Is FRIDAY THE 13TH: PART 2 Dead? Why?

     April 22, 2010

Friday the 13th movie image - slice.jpg

Platinum Dunes Producer Brad Fuller revealed on his Twitter feed [via Bloody-Disgusting] that Friday the 13th: Part 2 is dead.  That comes as a shock for several reasons.  First, almost every moderately successful movie gets a sequel these days.  Secondly, the first Friday the 13th grossed $90 million worldwide off a $20 million budget.  Yes, sequels have to be bigger than the original, but no one expects or is asking for an expensive Friday the 13th movie.

Fuller tried to explain on his Twitter that, “its not my call- i would drop everything and make it today if they wanted it,” and the reason is it’s off is “is a long story-.”  It’s a long story that I’m sure Fuller will be asked about when he does press for Platinum Dunes’ remake of A Nightmare on Elm Street, which opens on April 30th.

Steve spoke with Fuller and co-producer Andrew Form last year on the set of Nightmare on Elm Street.  Hit the jump for what Fuller and Form had to say about the Friday the 13th sequel back then.

friday_the_13th_movie_image__5_.jpgLast year, Fuller and Form said they were hoping for an August 13th, 2010 release date and to possibly shoot in 3D.  They also joked about having it take place in the snow.  Here’s are their exact quotes on Friday the 13th: Part 2:

Brad: Listen, I think that for that movie we want to have a fun movie. If we’re going to do another Friday the 13th, you know we were having a blast on the set; we want to have fun. We also want to bring things they haven’t seen before and one of the things that they haven’t seen before is Jason in the snow. They haven’t seen that before.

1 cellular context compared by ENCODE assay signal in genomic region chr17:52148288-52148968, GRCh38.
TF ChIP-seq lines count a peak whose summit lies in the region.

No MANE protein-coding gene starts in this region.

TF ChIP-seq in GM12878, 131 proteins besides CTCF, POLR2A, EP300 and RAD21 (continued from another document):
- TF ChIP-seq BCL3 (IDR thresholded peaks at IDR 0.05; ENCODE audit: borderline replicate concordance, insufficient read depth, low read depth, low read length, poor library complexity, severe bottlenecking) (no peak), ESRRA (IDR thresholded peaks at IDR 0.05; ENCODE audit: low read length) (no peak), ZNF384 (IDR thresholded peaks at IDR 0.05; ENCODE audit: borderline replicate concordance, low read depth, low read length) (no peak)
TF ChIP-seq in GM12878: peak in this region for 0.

Can you see it in 3D?

Brad: It’s certainly been talked about. The financial ramifications of doing a movie in 3-D on a budget that size, ’cause it’s not like they’re going to say to us “yah well why don’t you make a sequel and here’s twice as much money”, it doesn’t go that way. Our movies are virtually all the exact same budget and I guarantee you if we make that movie it’ll be the same budget as the original. And we’ll say “hey do you want to do it in 3-D” and they’ll say “yah let’s talk about it” and then when they see that it’s six or seven million dollars more they’ll probably opt out unless something that we are not expecting happens. I suspect it will not be in 3-D, although we’d love to make a 3-D horror movie. We’d love to do it; they just don’t throw that money our way.

My Bloody Valentine did very well in 3-D and you have The Final Destination and the Avatar and a lot in 3-D.

Brad: Here’s the other problem, we don’t have a release date, we don’t have a green-lit movie. Let me be very clear, ’cause last time we were talking about this movie it got back to Toby Emmerich that I said that this movie we’re on right now was green-lit before it was so let me veer clear. Friday the 13th part 2, we don’t have a script, it’s not green-lit, and we have no idea what’s going to happen. IF it gets green-lit and we’re able to mount it in a reasonable amount of time, we would hope the movie would open on August 13, 2010.

And it will take place in the snow.

Brad: (laughs) No, I can tell you this, the movie itself will not take place in the snow. I don’t want to sit in Winnipeg with him for two months in the snow. We did that once, I don’t want to do it again. (laughs) What was your question again?

I was asking about 3-D.

Brad: I just don’t think…I don’t know. I mean what do you think?

Andrew: I don’t know if we have the time to be ready for it. If it does all happen, it’ll happen quickly because the film does need to shoot before the winter does come and ’cause the date would be summer next year. So, we’ve talked about how much time to get ready for the 3-D and then how much post time you need which is a lot longer than a non-3-D movie to get it into the theaters and then financially. But, I mean from day one when we started talking about the sequel we talked about it being in 3-D.


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